Rift Valley Fever outbreak in Eastern Cape
Johannesburg - There has been an outbreak of Rift Valley Fever (RVF) in the Graaff Reinet and Kei Mouth, the Eastern Cape agriculture department said on Wednesday.
State veterinarians confirmed the death of three sheep in Kei Mouth and a cow in Graaff-Reinet, spokesperson Thozi Manyisana said.
"The State vets are working around the clock to find out the extent of the outbreak," he said.
Control measures had been applied. These included:
- Vaccination of susceptible stock using a new needle for each animal.
- Immediate notification needed to be given of all mortalities, abortions and illness to local animal health technicians or state veterinarians.
- Carcasses, foetuses or products may not be destroyed or tampered with unless authorised by state vets and must be burnt or buried.
- Precautions must be taken when handling sick animals, foetuses or carcasses. Minimum protective clothing should include gloves, goggles, overalls and boots.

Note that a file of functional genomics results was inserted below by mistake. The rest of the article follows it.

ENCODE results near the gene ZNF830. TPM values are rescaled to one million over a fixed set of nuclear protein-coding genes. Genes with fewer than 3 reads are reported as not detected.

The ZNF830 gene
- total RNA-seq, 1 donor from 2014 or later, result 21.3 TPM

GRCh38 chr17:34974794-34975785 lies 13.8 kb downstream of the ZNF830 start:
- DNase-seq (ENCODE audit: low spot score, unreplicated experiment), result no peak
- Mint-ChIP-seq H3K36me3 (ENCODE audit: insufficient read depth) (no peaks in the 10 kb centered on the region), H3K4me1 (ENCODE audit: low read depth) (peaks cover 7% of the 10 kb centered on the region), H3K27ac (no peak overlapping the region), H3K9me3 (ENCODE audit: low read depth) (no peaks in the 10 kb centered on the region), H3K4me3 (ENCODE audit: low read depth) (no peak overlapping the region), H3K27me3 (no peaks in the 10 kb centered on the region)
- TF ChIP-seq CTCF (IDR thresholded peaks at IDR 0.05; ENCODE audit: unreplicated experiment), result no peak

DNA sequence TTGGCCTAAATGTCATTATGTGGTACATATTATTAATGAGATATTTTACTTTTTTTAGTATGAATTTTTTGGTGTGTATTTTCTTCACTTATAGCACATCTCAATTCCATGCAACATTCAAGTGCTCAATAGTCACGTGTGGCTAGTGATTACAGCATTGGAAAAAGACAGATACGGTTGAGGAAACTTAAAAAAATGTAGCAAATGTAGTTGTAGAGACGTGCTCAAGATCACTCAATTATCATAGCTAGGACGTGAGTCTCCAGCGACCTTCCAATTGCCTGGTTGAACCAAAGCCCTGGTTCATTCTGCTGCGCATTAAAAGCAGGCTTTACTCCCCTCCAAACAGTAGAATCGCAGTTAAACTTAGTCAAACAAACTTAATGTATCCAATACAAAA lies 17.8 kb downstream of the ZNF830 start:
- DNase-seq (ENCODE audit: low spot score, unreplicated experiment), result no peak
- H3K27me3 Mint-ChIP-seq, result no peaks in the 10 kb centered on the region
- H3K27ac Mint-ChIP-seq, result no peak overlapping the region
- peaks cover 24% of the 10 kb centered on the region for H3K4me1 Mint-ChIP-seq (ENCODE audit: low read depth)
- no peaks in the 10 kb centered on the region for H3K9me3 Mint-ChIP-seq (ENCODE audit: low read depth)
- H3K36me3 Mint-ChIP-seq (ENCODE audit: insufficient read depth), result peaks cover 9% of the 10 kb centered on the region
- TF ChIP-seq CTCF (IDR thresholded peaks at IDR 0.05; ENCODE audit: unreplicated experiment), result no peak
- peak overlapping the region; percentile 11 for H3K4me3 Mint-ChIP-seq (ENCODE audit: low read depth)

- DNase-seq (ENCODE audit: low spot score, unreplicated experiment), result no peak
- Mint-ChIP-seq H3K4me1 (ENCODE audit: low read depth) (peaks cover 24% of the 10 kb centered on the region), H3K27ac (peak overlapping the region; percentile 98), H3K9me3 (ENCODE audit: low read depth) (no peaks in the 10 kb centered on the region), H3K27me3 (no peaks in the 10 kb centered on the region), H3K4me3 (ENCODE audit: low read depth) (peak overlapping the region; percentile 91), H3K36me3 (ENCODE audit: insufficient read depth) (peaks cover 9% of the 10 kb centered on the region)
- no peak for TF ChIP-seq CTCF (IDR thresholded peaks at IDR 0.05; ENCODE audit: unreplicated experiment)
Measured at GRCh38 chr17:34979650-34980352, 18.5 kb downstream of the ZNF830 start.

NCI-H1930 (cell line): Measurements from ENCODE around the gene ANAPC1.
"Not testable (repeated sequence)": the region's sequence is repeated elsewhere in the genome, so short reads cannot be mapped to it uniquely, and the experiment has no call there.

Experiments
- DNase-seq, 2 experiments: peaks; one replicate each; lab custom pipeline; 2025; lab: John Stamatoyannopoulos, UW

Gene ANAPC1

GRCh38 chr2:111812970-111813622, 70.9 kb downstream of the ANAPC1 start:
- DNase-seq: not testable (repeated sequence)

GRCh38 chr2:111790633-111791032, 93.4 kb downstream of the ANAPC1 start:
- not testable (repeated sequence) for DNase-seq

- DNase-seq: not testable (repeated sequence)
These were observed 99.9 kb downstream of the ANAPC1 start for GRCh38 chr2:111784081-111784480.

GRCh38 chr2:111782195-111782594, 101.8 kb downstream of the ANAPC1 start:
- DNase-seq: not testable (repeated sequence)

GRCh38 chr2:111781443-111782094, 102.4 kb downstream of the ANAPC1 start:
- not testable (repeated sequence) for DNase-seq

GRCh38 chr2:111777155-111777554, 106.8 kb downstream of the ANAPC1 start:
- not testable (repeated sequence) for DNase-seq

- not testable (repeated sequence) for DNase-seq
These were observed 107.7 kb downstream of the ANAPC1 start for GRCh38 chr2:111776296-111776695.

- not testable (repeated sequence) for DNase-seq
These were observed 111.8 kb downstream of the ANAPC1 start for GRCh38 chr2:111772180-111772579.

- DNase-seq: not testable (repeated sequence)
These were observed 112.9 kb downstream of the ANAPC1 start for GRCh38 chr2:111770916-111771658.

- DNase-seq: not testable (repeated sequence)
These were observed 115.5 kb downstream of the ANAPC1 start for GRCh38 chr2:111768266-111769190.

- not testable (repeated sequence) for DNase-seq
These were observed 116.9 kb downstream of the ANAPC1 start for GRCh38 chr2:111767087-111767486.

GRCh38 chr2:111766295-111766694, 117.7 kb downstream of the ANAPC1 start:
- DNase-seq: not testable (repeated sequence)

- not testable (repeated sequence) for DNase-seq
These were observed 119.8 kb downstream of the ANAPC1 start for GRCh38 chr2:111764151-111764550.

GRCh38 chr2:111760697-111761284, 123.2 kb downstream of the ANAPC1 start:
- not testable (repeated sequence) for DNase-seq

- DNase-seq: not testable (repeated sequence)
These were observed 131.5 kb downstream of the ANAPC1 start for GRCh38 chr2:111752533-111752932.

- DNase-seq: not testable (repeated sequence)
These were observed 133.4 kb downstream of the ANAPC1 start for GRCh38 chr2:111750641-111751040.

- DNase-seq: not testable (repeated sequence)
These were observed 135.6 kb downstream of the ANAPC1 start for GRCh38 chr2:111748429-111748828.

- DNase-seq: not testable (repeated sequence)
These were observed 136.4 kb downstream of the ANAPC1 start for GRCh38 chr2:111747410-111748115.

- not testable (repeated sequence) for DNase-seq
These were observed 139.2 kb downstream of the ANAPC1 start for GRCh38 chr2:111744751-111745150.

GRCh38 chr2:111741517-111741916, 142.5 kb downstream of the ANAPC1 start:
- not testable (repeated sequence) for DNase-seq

- Additional control measures should include weekly spraying of stock with fly and mosquito control remedy, moving of animals away from standing water and moving of animals to high altitude areas.
According to vets RVF was a viral zoonosis endemic (infectious disease in animals) to Africa, which primarily affected animals but had the capacity to affect humans, Manyisana said.
"RVF caused large epizootics with high mortality rates in young animals and abortions of pregnancies in ruminants. The epizootics typically occurred following periods of heavy rainfall that promoted the hatching of mosquito eggs carrying the RVF virus," he said.
Symptoms of infected animals included but were not limited to high lamb, kid or calf mortality, abortions, icterus, bloody diarrhoea, nose bleeding, fever and deaths.
Manyisana said humans may become affected through contact with blood and other body fluids from the infected animals. Meat from a sick animal should not be eaten.